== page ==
Warthen doesn’t care about the costs of the Iraq war. He doesn’t bear any of them. He doesn’t care about the thousands of American soldiers who have died, because he doesn’t, and wouldn’t, shoulder their burdens himself. He doesn’t care about the hundreds of billions of dollars of taxes that have been wasted, because he doesn’t make any positive financial contribution to America. Instead, Warthen sits on his sofa, spinning out fantasies that impose horrendous costs, none of which are borne by him, and supports the course of action he advocates not with substantive arguments, but by attacking the patriotism of those who disagree with him.

  8. mark g

    Dave: I try to block Rush and his use of Viagra from my mind…but from what little I’ve read, it was a legitimate search, and the charges will likely be dropped. With Republicans in control everywhere you turn, how can you possibly describe that as a leftist conspiracy?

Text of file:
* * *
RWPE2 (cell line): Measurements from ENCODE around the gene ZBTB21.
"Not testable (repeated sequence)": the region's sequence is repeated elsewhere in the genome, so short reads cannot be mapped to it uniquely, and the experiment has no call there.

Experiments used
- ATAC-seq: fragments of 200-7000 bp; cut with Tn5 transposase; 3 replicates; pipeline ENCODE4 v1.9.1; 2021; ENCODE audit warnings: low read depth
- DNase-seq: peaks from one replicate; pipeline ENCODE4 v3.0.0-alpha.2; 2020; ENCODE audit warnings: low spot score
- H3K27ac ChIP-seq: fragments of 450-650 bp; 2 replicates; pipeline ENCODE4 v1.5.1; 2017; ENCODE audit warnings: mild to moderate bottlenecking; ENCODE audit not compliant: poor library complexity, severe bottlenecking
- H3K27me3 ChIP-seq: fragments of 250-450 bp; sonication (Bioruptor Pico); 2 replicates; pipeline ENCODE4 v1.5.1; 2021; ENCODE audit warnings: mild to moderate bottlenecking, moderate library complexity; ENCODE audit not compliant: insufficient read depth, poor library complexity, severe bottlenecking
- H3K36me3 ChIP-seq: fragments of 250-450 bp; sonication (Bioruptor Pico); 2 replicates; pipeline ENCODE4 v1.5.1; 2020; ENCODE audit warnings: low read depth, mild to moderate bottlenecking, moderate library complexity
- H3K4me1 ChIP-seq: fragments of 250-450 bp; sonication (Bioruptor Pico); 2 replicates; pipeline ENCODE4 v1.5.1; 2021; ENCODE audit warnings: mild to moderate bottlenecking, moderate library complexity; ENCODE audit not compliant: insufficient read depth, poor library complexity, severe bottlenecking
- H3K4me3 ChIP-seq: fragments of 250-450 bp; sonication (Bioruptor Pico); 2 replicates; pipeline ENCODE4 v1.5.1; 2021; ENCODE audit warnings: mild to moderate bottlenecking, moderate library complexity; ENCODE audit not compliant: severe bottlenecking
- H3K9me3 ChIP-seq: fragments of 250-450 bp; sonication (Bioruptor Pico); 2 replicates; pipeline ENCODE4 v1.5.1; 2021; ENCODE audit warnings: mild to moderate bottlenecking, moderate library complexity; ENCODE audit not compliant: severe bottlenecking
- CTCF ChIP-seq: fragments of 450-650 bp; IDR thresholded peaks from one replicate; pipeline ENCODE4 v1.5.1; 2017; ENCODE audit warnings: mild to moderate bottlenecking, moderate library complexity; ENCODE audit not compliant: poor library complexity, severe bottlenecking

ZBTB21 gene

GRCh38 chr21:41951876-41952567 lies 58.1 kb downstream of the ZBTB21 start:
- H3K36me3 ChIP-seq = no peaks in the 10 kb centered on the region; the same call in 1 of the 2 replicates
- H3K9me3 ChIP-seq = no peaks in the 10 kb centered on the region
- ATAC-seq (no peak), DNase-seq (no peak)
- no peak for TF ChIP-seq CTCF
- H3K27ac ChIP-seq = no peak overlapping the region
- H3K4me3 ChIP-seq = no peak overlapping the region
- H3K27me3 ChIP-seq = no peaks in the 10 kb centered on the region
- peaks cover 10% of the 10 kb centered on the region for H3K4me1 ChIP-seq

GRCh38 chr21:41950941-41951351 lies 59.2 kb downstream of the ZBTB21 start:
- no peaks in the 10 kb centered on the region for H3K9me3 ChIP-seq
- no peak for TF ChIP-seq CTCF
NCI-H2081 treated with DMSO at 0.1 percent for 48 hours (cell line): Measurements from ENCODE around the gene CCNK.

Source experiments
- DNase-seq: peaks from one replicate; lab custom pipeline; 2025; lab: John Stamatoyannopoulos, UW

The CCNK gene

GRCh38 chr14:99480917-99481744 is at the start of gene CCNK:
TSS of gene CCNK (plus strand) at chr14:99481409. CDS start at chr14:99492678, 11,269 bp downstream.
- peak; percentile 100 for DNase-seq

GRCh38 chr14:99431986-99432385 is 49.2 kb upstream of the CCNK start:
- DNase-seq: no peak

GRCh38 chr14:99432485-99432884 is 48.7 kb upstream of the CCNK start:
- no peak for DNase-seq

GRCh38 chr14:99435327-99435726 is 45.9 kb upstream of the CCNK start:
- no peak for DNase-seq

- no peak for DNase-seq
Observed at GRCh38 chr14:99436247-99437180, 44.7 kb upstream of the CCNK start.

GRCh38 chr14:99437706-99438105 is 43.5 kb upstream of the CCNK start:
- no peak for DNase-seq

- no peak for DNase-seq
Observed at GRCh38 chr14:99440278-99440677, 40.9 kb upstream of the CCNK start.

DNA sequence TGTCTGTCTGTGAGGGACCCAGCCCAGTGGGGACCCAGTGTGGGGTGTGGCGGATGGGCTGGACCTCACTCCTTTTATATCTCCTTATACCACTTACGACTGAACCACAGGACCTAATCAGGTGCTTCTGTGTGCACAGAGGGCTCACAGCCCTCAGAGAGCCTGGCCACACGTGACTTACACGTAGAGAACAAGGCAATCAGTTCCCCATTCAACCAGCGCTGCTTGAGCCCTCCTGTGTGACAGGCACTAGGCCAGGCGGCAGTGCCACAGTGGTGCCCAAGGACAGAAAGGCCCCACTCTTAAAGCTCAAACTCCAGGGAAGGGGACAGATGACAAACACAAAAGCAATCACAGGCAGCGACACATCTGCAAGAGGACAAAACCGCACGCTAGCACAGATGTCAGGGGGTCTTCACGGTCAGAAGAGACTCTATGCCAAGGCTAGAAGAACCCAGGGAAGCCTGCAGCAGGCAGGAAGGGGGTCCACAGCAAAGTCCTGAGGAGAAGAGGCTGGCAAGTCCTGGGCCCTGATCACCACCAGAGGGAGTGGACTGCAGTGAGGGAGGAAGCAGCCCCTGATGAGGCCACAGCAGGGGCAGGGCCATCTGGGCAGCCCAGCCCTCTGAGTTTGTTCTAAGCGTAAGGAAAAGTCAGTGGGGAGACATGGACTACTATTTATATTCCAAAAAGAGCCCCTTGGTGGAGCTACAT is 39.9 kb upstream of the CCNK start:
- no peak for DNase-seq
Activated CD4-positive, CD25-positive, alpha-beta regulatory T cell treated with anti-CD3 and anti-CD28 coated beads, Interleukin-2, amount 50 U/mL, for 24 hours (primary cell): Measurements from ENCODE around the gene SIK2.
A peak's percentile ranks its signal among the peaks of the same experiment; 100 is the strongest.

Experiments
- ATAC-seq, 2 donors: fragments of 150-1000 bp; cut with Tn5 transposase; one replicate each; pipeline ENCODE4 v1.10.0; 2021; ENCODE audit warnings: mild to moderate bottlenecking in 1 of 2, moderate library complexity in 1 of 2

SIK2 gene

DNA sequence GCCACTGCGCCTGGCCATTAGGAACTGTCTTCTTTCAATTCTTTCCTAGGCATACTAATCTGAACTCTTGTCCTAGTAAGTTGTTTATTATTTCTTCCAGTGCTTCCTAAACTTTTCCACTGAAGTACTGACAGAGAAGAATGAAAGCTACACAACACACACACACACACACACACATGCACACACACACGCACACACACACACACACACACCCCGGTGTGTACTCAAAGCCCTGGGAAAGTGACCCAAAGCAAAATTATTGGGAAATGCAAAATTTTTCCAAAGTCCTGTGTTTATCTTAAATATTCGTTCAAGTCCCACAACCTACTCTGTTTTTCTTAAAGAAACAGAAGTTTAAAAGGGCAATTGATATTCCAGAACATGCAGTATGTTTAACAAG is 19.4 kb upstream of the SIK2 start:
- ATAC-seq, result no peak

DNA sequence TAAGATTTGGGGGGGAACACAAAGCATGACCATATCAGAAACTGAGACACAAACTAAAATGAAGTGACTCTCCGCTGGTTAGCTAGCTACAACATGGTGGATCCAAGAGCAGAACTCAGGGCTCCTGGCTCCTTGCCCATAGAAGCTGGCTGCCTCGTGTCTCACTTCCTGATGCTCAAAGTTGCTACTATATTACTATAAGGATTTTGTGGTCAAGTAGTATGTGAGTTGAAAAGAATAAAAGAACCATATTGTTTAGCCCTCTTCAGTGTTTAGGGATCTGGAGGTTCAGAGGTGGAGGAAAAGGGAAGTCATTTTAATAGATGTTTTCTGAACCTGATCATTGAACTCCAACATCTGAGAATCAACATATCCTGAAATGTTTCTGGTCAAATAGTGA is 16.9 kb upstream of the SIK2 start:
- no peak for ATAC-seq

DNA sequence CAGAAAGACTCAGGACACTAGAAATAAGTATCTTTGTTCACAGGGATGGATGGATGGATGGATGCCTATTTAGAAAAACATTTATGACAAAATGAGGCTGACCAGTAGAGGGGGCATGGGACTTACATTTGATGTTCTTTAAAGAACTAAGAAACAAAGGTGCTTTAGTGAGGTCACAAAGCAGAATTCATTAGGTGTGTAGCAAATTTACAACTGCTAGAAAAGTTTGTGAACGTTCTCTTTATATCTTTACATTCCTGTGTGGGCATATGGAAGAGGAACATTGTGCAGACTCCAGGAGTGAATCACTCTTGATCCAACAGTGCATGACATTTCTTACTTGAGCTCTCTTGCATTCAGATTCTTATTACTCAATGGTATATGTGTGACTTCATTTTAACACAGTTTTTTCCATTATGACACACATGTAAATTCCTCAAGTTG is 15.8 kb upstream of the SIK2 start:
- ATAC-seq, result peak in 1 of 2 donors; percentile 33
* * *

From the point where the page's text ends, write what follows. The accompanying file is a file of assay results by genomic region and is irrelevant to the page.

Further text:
LexWolf: There are many patriotic people, many of whom wear the uniform, who distrust the Bush administration, and understand the need for a vigilent and free press. To say the press has joined the enemy is hyperbole. It is only because the Bush administration has been continuously dishonest and less than forthcoming that I– a republican– support the Time’s decision to run these stories.
    Mary: You have several good points in your post, but your vituperative attack on Brad “as a human being” only serves to divert attention from the real and urgent issues at hand.
    I enjoy the give-and-take in the blogosphere, but when I check in on this site, I’m often surpised at the shrill and angry tone. Why so much anger focused at The State and Brad?

  9. Mary Rosh

    Mark, it’s because I don’t see civility a higher good than the lives of 2546 American soldiers (so far). WArthen bears none of the burden of the war. He contributes nothing to it financially. He has no substantive argument to make in its favor. The only “argument” he has to make is to look at those who report facts that conflict with his viewpoint and accuse them of “demoralizing” the American people.
    Why isn’t someone who does such things deserving of all the opprobrium that can be heaped upon him?

  10. mark g